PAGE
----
Document


Title

The fire forest: prescribed fire is a management tool in southern pine forests
Document Type: Journal Article
Author(s): K. M. Robertson
Publication Year: 2007

Cataloging Information

Keyword(s):
  • age classes
  • air quality
  • artificial regeneration
  • backing fires
  • burning intervals
  • burning permits
  • carbon
  • competition
  • cover
  • crown scorch
  • duff
  • education
  • FEIS
  • fine fuels
  • fire dependent species
  • fire frequency
  • fire hazard reduction
  • fire injuries (plants)
  • fire intensity
  • fire management
  • fire suppression
  • firing techniques
  • forest management
  • fuel accumulation
  • fuel loading
  • fuel management
  • fuel moisture
  • hardwood forests
  • herbaceous vegetation
  • herbicides
  • ignition
  • land use
  • liability
  • light
  • litter
  • livestock
  • logging
  • mineral soils
  • mortality
  • nitrogen
  • north Florida
  • nutrient cycling
  • pine
  • pine forests
  • Pinus echinata
  • Pinus elliottii
  • Pinus palustris
  • Pinus ponderosa
  • Pinus taeda
  • plant growth
  • population density
  • prescribed fires (escaped)
  • public information
  • site treatments
  • slash
  • soil leaching
  • stand characteristics
  • suppression
  • Tall Timbers Research Station
  • thinning
  • trees
  • understory vegetation
  • wildfires
  • wildlife
  • wildlife habitat management
  • wind
  • woody fuels
Region(s):
Record Maintained By:
Record Last Modified: June 1, 2018
FRAMES Record Number: 45635
Tall Timbers Record Number: 21194
TTRS Location Status: In-file
TTRS Call Number: Journals-T and Fire File
TTRS Abstract Status: Okay, Fair use, Reproduced by permission

This bibliographic record was either created or modified by the Tall Timbers Research Station and Land Conservancy and is provided without charge to promote research and education in Fire Ecology. The E.V. Komarek Fire Ecology Database is the intellectual property of the Tall Timbers Research Station and Land Conservancy.

Description

From the text (pp.6-7) ... 'Another [reason periodic low-intensity fires have ceased to provide forest and land maintenance] is the culture of fire suppression in America deliberately created in the early 20th century to promote a shift to intensive forestry and away from herding livestock. However, in some areas, especially in the South, frequent prescribed (controlled) burning has been preserved as a land use tradition to keep fuel loads low, control competition, and maintain or restore natural habitat, which in pinelands quickly turns to hardwood forest in the absence of burning. Although urbanization and concerns about smoke and air quality that come with it have placed pressure against the tradition of burning, the rapid development of technology for predicting fire weather, greater availability of training for prescribed burning, and the discriminate issue of permits by state agencies have greatly improved the ability to minimize negative fire effects.In many parts of the South, periodic (one- to five-year interval) prescribed burning during timber stand rotations was standard practice in managing planted or natural stands of loblolly, shortleaf, slash, and Iongleaf pines, in order to control hardwood competition. In recent years there has been a trend of decreased burning and increased use of herbicides for this purpose, stemming from concerns about liability, as well as potential damage to trees and effects on tree growth. However, an obvious advantage of periodic burning is that it costs only a fraction of herbicide application.Also, it provides frequent fuel reduction, which protects trees from wildflres that would be destructive under conditions dry enough for ignition of accumulated litter fuels. Where trees are planted at 'wildlife spacing' (e.g., 10-by-10-foot spacing after final thinning, or approximately 150 trees per acre), burning also promotes dominance of herbaceous plant species that provide habitat for the many types of wildlife that depend on open, grassy forests for survival, if source populations for those species exist in the local region. Herbaceous cover, which recovers rapidly from burns, also provides fine fuel for future burns.' © 2007 American Forest Foundation (AFF).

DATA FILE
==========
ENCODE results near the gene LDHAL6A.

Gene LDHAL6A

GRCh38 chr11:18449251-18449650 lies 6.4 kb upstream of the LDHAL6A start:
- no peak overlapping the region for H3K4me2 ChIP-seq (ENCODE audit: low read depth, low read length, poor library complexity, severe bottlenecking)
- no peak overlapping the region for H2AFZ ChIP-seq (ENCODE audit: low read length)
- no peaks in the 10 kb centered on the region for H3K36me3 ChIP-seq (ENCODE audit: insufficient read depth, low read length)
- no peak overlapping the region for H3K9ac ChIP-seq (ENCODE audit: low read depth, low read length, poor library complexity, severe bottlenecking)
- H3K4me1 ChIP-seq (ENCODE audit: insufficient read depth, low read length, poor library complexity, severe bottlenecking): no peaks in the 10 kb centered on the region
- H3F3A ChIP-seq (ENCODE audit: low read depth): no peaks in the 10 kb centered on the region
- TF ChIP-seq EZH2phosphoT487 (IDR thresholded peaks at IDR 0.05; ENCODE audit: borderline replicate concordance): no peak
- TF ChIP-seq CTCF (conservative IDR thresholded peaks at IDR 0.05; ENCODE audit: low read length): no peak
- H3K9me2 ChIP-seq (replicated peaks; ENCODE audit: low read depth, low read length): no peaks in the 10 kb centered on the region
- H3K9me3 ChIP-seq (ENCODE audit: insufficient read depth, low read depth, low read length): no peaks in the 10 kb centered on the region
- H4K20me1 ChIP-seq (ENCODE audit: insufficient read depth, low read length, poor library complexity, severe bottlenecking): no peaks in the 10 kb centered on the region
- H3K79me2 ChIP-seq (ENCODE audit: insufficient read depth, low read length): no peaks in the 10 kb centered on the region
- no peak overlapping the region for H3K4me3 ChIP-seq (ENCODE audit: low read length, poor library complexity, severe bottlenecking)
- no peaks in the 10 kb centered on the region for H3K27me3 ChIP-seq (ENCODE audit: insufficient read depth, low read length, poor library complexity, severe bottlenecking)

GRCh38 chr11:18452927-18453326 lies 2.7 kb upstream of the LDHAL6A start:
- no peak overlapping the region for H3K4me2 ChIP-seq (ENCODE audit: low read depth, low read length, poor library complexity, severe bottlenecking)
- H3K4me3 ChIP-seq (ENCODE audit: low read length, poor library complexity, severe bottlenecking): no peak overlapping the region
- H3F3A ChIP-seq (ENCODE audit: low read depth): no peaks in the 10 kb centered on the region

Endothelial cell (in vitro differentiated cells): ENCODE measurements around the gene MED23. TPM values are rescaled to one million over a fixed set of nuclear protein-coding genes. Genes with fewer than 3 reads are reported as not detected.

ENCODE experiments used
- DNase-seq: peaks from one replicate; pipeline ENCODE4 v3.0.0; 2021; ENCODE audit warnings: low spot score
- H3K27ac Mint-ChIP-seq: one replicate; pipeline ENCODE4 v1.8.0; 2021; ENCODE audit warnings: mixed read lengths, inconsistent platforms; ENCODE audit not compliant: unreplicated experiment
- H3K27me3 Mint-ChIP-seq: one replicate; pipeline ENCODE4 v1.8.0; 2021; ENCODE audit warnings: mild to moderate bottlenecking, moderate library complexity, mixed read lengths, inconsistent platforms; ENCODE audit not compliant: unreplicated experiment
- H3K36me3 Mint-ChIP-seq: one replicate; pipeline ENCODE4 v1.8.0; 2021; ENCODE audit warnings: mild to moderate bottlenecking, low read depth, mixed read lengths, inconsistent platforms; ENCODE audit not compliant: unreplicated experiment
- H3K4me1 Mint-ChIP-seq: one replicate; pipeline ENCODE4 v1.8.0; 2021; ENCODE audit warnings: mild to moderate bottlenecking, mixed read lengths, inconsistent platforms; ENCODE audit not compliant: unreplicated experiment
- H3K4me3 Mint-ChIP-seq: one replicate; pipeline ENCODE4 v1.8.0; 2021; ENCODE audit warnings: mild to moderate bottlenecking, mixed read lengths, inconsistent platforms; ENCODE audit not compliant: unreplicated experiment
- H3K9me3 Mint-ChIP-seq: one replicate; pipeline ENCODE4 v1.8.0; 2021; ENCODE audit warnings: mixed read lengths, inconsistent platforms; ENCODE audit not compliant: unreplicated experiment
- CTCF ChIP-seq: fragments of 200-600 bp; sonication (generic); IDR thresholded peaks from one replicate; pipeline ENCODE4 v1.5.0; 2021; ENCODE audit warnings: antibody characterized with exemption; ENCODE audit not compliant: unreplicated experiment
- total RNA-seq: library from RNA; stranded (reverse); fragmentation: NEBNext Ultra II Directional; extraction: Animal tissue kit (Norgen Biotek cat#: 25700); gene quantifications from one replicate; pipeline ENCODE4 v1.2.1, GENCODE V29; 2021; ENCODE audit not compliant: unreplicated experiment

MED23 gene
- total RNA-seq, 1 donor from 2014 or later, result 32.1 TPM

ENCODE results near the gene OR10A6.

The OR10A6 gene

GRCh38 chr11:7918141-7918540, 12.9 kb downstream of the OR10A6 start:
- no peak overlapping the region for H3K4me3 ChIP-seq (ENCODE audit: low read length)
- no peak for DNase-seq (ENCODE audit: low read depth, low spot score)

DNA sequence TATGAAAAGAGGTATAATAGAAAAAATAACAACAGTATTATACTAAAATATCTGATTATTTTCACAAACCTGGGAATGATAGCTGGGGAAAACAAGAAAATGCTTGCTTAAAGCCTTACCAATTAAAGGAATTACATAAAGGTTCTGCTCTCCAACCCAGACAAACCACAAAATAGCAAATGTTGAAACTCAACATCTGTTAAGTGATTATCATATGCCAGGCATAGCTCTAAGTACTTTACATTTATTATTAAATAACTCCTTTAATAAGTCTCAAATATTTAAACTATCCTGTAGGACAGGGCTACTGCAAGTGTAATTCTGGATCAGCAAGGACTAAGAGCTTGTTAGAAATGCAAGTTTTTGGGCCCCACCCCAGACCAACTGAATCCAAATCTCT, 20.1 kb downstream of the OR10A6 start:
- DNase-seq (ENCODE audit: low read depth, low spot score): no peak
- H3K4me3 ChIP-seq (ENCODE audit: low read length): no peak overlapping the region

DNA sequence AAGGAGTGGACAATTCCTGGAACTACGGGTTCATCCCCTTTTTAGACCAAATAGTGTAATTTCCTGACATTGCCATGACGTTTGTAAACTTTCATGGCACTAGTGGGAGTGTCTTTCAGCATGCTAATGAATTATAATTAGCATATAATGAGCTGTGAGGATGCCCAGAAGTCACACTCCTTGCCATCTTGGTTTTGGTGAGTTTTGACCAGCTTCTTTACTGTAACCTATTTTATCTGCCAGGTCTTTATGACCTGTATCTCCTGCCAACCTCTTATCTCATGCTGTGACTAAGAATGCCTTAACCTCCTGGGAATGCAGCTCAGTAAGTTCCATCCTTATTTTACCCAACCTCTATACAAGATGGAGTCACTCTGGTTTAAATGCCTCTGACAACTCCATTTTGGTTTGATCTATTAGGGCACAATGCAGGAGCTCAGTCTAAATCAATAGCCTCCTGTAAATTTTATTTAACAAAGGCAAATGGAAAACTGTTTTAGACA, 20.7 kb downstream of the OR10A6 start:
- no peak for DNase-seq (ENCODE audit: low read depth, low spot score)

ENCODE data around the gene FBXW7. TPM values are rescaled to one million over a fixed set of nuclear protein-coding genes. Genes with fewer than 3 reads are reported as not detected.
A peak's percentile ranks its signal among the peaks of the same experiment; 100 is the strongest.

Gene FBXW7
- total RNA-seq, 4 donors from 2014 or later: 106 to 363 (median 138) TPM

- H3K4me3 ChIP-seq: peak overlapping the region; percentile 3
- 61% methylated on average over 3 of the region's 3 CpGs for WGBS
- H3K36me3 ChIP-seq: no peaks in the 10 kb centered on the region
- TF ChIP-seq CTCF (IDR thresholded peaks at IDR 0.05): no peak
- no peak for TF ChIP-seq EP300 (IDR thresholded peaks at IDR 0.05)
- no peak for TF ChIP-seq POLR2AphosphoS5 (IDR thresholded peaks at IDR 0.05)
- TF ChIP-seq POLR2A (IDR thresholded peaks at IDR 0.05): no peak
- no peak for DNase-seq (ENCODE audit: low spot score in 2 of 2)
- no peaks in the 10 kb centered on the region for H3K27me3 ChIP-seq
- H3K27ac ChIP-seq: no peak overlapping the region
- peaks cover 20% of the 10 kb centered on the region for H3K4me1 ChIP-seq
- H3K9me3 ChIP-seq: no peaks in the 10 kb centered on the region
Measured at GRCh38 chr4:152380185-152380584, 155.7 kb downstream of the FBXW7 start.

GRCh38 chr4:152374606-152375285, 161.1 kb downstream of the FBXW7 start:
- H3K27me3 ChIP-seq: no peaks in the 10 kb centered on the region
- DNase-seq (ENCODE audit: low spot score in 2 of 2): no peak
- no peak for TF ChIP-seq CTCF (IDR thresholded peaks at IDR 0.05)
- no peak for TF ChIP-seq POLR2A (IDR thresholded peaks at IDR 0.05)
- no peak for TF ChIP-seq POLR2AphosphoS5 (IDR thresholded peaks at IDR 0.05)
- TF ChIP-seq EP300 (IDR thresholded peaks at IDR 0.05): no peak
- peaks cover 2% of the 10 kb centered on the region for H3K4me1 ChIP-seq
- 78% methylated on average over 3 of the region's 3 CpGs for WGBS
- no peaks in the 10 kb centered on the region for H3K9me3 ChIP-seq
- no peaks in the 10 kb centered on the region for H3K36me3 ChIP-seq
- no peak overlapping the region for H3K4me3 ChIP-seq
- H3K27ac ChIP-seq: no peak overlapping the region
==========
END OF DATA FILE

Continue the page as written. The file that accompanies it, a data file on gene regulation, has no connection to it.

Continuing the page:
Citation:
Robertson, K. M. 2007. The fire forest: prescribed fire is a management tool in southern pine forests. Tree Farmer, v. 26, no. 2, p. 6-10.